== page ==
Retro Review: BERBERIAN SOUND STUDIO (2012){0}

When someone says a new movie is “made for horror fans,” what they usually mean is that it’s fun, fast-paced, nostalgic, and probably pretty self-deprecating or subversive. Movies like Scream, Slither, and The Cabin in the Woods are “made for horror fans” in that way.

Then there are films like Berberian Sound Studio, which is made for horror fans who take the genre very seriously. Not only does this movie hearken back to an era and location that means a lot to the history of horror films, but it also knows what seasoned viewers expect from a conventional terror tale — and then it messes with those expectations in a series of highly compelling ways.

 Set in 1970, Berberian Sound Studio is about a reputable British sound designer who arrives in Italy to begin post-production work on a new film. Unfortunately for the uncomfortable Gilderoy (Toby Jones), the project he’s working on is a horror film of a decidedly grotesque nature. Although not accustomed to working on genre films, the newcomer manages to bring a great deal of professional craftsmanship to the project, which is called “The Equestrian Vortex,” weirdly enough; Gilderoy’s personality may not mesh with those of his newfound Italian colleagues, but nobody in the studio doubts the man’s talent for powerful sound design.


It’s tough to recall a thriller this obsessed with cinematic sound design outside of Brian De Palma’s Blow Out, and it’s this seldom-discussed aspect of the filmmaking craft that makes Berberian Sound Studio such a strange but satisfying curiosity. Not only does the film show us how audio trickery is used to make scary movies scary, but director Peter Strickland manages to make “the audio” feel like an extra character in the ensemble. What begins as a character study about a lonely man in a strange place gradually transforms into a dark thriller that poses some compelling questions about the emotional and mental impact of making dark, violent, disturbing films.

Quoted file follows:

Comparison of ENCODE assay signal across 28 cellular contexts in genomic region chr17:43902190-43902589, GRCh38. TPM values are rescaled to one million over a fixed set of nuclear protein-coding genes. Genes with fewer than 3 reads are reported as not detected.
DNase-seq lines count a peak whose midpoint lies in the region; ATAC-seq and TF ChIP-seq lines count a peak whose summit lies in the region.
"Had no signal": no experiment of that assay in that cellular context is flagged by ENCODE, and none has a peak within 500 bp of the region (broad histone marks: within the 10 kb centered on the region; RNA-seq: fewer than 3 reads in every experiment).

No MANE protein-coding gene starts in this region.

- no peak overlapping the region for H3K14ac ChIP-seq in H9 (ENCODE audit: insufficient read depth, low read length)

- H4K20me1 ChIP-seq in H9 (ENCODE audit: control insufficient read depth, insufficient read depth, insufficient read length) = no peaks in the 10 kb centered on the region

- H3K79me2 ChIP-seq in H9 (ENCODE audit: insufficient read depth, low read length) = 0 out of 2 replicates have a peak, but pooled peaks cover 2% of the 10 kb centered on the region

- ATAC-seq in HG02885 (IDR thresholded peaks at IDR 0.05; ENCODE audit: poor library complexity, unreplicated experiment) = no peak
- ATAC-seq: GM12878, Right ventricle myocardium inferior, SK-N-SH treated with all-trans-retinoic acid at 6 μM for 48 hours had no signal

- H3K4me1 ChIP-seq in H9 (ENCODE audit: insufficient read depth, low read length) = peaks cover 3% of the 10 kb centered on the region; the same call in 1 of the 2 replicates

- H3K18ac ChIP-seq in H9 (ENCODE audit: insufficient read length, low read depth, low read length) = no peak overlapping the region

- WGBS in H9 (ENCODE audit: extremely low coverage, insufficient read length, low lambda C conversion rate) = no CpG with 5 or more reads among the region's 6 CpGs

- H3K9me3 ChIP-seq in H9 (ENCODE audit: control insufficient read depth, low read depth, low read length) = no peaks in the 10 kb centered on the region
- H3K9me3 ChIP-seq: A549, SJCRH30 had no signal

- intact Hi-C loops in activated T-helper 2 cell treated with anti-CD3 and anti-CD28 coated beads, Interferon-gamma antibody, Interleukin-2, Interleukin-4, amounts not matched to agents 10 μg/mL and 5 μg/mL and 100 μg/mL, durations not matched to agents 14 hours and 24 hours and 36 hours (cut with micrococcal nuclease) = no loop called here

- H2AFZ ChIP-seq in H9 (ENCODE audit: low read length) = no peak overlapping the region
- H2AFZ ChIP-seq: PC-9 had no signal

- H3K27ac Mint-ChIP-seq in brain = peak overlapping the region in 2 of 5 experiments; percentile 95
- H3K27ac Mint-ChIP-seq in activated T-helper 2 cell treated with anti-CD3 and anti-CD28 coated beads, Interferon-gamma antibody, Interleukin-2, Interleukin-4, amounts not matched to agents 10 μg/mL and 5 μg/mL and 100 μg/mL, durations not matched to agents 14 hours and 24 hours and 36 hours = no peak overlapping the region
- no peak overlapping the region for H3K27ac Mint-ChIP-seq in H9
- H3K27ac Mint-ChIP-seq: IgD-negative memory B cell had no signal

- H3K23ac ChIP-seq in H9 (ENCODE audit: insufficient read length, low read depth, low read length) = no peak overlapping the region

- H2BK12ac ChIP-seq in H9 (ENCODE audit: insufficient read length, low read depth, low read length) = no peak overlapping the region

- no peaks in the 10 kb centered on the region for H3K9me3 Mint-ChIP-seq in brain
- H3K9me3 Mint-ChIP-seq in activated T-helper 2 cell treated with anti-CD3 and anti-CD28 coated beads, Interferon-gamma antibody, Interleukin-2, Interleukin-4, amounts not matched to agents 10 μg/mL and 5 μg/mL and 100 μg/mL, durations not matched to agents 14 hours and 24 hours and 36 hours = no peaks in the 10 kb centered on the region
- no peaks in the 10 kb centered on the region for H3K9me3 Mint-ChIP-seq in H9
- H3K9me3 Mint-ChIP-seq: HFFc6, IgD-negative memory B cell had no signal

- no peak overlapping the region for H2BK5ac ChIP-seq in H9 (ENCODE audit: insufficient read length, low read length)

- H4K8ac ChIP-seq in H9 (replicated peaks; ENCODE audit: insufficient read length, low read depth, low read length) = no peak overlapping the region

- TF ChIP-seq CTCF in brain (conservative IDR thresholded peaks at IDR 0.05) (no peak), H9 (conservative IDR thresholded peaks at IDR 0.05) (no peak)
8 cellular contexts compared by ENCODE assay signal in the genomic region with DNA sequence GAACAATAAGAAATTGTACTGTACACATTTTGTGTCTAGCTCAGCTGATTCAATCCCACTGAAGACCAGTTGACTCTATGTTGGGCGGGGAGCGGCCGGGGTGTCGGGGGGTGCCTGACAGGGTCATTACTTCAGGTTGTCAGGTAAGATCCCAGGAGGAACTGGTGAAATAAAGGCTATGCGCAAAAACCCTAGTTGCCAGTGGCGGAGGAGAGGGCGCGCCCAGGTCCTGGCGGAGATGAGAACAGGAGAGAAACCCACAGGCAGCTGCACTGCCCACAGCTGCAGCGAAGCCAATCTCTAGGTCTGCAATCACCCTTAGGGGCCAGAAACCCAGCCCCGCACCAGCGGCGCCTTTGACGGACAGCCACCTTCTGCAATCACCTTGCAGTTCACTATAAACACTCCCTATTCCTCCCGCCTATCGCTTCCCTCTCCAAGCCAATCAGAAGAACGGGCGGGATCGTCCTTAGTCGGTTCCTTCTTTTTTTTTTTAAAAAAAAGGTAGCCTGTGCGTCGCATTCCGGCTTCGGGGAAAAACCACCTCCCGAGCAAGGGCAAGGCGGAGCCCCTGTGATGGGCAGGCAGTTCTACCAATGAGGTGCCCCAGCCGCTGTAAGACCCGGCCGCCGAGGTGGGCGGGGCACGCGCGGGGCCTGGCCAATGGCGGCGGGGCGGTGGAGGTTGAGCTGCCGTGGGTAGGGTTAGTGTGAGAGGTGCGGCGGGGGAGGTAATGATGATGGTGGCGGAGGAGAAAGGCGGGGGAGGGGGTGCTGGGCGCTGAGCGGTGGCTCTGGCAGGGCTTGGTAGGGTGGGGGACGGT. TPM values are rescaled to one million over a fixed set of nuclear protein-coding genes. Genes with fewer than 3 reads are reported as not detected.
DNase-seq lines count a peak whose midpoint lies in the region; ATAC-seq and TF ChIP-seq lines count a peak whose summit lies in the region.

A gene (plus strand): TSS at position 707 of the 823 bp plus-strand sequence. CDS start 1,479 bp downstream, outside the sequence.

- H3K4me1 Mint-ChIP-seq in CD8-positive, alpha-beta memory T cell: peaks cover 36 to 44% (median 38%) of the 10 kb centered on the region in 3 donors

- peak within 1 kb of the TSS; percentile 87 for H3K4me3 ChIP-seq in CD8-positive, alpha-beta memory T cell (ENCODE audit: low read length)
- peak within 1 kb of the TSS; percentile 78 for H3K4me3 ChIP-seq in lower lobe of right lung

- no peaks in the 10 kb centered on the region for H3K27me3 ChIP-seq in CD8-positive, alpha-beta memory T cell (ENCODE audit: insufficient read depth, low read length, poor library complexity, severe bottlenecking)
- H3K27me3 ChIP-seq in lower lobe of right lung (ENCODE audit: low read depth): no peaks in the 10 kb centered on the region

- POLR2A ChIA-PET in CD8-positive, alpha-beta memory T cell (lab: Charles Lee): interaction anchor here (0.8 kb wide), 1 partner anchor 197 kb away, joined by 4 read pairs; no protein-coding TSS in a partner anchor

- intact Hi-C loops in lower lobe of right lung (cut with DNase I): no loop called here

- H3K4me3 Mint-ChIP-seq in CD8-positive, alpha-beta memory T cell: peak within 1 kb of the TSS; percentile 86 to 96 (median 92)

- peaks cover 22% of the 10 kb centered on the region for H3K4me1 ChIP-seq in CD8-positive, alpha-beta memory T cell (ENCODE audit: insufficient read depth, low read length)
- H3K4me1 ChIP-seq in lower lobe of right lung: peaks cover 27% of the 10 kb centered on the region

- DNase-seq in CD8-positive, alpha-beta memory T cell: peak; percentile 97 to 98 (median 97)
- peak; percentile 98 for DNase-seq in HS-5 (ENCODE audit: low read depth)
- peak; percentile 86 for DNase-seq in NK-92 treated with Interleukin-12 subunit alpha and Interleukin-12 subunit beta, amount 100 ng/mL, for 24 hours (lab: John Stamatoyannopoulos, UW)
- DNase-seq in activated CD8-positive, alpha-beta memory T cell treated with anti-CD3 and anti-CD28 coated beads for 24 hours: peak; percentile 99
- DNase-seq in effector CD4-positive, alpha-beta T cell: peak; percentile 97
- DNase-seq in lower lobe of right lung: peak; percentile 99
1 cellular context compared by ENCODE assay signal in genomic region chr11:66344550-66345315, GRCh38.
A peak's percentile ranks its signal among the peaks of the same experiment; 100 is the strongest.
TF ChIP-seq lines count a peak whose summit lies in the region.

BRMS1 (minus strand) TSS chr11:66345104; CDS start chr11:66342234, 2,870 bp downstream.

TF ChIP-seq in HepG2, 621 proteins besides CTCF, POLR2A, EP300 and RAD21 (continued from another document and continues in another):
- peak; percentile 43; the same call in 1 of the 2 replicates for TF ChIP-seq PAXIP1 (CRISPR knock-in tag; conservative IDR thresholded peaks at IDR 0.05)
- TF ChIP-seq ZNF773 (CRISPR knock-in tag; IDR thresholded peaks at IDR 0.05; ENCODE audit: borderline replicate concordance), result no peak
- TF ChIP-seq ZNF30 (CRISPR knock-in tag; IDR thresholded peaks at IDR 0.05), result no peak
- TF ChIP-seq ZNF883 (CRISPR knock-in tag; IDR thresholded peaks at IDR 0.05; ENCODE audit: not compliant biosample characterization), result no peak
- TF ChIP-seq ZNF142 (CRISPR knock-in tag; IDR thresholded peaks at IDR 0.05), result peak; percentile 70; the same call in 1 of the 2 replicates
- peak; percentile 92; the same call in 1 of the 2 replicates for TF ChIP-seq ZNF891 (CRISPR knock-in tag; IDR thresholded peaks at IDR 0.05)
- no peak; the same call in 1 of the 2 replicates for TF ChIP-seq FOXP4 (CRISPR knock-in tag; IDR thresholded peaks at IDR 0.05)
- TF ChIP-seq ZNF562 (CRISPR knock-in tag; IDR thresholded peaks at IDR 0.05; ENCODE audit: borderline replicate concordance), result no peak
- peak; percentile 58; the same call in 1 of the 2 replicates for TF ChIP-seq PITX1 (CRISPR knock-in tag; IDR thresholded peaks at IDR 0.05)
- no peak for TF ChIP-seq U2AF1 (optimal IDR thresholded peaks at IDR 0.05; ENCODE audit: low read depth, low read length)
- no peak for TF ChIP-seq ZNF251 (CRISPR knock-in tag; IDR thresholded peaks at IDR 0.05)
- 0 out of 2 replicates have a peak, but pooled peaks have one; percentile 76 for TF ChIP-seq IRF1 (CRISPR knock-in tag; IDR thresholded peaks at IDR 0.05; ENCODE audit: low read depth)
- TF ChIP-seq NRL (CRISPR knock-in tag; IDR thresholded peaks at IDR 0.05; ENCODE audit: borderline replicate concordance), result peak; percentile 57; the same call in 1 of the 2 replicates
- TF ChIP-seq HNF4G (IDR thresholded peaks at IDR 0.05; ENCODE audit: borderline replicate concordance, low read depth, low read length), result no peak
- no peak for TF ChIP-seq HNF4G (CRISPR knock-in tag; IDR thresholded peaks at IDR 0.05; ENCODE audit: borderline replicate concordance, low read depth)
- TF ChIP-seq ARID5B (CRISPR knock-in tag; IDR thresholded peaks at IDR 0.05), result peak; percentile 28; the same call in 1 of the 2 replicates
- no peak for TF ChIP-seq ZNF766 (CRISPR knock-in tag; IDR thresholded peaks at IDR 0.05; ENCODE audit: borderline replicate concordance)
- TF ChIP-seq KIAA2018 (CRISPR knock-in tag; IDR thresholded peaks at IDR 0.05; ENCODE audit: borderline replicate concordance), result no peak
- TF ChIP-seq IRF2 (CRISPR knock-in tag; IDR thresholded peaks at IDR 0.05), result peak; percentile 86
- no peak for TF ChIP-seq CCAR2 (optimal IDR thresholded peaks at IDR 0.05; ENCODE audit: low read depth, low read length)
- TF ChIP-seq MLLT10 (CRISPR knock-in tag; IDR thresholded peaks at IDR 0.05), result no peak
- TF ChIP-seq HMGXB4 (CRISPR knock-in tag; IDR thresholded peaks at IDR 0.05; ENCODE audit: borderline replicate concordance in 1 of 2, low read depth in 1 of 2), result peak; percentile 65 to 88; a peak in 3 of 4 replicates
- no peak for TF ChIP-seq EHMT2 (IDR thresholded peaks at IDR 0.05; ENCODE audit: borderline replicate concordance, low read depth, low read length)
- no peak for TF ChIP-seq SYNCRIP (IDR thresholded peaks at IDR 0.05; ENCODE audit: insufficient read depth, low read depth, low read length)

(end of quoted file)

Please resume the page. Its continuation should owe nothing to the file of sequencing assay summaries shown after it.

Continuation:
Veteran character actor Toby Jones is simply excellent as Gilderoy, and while I’m not familiar with his roster of Italian co-stars, the entire cast is top-drawer. To choose just one example: It’s difficult to tell if Antonio Mancino is supposed to be a rendition of Dario Argento, Mario Bava, Lucio Fulci, or an amalgam of adored and egotistical Italian horror masters, but the actor sure is a lot of fun to watch. Also worthy of note, not surprisingly, are a fantastic musical score by Broadcast, and (needless to say) some truly creative use of, you guessed it, sound design.

Berberian Sound Studio starts out pretty simply but you’ll want to play closer attention to all the little details as the movie goes on. Things get well and truly bizarre by the middle of Act III, and those who’ve made the most effort are the ones who’ll most appreciate the oddly creepy and darkly poetic finale. It seems like Mr. Strickland and his team have put together a clever little puzzle box of a film in Berberian Sound Studio,and the ones who’ll probably enjoy it the most are the old-school giallo junkies — or those obsessed with the magic of sound design.